I also had a lunch meeting with Troy/Maldon/Dawnerd scheduled for 12:30 in Santa Monica, which I wasn’t sure whether I’d make because of the computer. Since I was done in Pasadena by 11, I headed off to Santa Monica, which is 35 miles from Pasadena, as per Google. That took about 50 minutes; got in right around noon. My bowels were troubling me greatly, so I used the time to find a public bathroom… which is much harder to do than one would expect, as Santa Monica has tons and tons of foot traffic. I wound up meeting up with Troy at 12:40 and we grabbed Subway and chatted for about 45 minutes on the future of FFR and life in general. We’re both on the same page, and I think we have the basics of a deal worked out. This is good.
Then I needed to get back from Santa Monica to the Valley (San Fernando). Google was telling me to take the 405, which was displaying RED for traffic most of the way. I decided to take the PCH and Topanga Canyon instead, which probably took the same amount of time (40 minutes), but is peaceful, scenic, and fun to drive.
And now I am home, on Whorli’s laptop, trying to quickly download my video recording/editing software so that I can re-make a walkthrough that is stuck on my desktop and needs to be ready for a game’s release tomorrow. *sigh*.
So, the initial response to the game has been quite divided, which is what we expected. There are those who think it’s funny and like it and those who don’t and don’t. Very, very little middle ground. As a result, it did ok on Kong (and got a pity badge from Greg), but has seen very little early pickup from distribution. More on that aspect of the game’s success will be known in a week or two.
What interests me so much is that the walkthrough has been viewed over 21,000 times. It’s not like the game is hard, at all. Not even remotely. Yet 21,000 views. I’m quite shocked by this, and don’t really know what to attribute it to. I understand that there have been 74,000 clicks on the walkthrough link… but that makes a bit more sense, given there is an achievement for it; but for 30% of those clickers to view it? Either they really like me or they are dumber than I thought. Not sure which is better.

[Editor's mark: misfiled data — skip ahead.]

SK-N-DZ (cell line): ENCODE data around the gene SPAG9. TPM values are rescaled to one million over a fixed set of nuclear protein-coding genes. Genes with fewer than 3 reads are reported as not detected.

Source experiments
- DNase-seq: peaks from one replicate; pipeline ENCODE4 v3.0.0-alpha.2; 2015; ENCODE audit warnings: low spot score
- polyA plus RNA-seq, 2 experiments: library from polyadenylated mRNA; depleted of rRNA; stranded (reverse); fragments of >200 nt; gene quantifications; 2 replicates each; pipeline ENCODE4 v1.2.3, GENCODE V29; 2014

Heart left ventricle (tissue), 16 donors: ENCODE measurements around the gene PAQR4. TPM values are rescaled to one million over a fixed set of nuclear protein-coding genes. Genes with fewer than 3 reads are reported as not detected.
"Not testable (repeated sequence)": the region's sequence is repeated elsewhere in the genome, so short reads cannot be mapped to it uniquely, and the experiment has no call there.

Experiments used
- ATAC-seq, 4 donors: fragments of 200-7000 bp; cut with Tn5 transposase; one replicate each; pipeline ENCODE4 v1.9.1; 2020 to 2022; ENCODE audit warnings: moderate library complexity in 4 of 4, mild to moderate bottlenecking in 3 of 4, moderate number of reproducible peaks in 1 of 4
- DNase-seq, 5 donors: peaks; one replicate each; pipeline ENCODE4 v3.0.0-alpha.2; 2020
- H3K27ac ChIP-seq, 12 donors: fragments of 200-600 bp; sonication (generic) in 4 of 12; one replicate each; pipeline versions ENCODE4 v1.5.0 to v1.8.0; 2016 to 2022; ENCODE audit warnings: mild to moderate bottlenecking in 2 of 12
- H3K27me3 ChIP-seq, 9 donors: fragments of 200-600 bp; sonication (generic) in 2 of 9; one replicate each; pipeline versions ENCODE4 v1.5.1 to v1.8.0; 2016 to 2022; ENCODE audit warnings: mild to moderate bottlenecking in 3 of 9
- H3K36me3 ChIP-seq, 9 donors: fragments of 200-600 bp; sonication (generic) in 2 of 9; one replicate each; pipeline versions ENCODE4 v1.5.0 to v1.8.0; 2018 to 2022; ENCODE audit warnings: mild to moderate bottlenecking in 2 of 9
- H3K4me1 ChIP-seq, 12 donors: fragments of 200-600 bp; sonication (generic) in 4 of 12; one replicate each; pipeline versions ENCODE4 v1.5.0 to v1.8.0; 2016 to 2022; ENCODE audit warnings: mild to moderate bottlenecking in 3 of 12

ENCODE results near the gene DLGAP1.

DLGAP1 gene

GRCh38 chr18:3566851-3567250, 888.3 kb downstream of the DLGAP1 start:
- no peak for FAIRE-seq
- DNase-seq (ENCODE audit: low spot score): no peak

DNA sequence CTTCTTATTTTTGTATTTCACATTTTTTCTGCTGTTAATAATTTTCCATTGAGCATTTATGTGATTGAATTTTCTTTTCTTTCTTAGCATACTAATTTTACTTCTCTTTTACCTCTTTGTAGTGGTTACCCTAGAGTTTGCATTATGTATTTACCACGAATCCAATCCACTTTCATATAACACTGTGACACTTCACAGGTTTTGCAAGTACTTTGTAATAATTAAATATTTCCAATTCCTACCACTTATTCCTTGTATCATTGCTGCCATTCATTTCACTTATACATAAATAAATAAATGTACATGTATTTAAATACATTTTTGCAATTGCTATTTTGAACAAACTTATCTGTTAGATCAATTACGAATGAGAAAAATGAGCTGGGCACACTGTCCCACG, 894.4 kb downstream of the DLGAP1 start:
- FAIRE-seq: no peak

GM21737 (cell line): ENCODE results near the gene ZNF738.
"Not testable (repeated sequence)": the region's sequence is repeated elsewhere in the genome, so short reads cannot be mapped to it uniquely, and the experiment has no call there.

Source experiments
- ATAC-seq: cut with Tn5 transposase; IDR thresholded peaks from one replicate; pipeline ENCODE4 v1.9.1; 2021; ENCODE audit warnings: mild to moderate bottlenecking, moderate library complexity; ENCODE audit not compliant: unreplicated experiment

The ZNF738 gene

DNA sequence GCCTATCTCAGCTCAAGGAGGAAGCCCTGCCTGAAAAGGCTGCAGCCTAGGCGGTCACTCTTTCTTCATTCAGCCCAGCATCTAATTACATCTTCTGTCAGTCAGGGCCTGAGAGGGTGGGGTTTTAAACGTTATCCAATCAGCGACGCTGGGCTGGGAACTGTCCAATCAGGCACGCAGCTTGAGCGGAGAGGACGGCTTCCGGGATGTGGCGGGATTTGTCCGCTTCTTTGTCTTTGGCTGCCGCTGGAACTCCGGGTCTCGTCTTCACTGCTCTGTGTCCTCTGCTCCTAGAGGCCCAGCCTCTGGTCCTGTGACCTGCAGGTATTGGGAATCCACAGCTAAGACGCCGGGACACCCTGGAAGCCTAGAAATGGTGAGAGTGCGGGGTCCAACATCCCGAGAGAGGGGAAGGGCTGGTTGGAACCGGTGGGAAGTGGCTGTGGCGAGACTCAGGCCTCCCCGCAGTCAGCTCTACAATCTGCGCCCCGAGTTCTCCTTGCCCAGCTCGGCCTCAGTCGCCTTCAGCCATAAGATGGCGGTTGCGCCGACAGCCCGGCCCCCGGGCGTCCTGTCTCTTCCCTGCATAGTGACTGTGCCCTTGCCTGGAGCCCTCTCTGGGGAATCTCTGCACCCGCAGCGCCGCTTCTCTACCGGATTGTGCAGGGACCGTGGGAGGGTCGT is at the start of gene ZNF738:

Last Friday in the FGL (Flash Game License) chat, a few of us were talking about random game ideas, and the chat clown Benologist (Ben Lowry) gave one idea that I thought we could make into a game. 3 days late, we have a finished game… he did the programming and art, I did the design and QA. It’s a metagame about game commenters. We think it’s pretty funny.
Play Great Game! 1/5 on Kongregate and rate it 5/5 you like it. <3
I typed “Walkthrough” into my YouTube search bar and waded through the 1st 17 pages of results, which takes us down to 200,000 views per video. ”Walkthrough” returned the results of any video with the word Walkthrough in either the title or description of the video. This should be a pretty all-inclusive list, barring any games besides Ice Breaker that have a crapton of videos for 1 game (I just happened to know about the walks for those games, so I knew to check… no one of the vids has 200k+ views).
The List: Game Name (# of Vids) – Total Views in Millions – Ave Views/Vid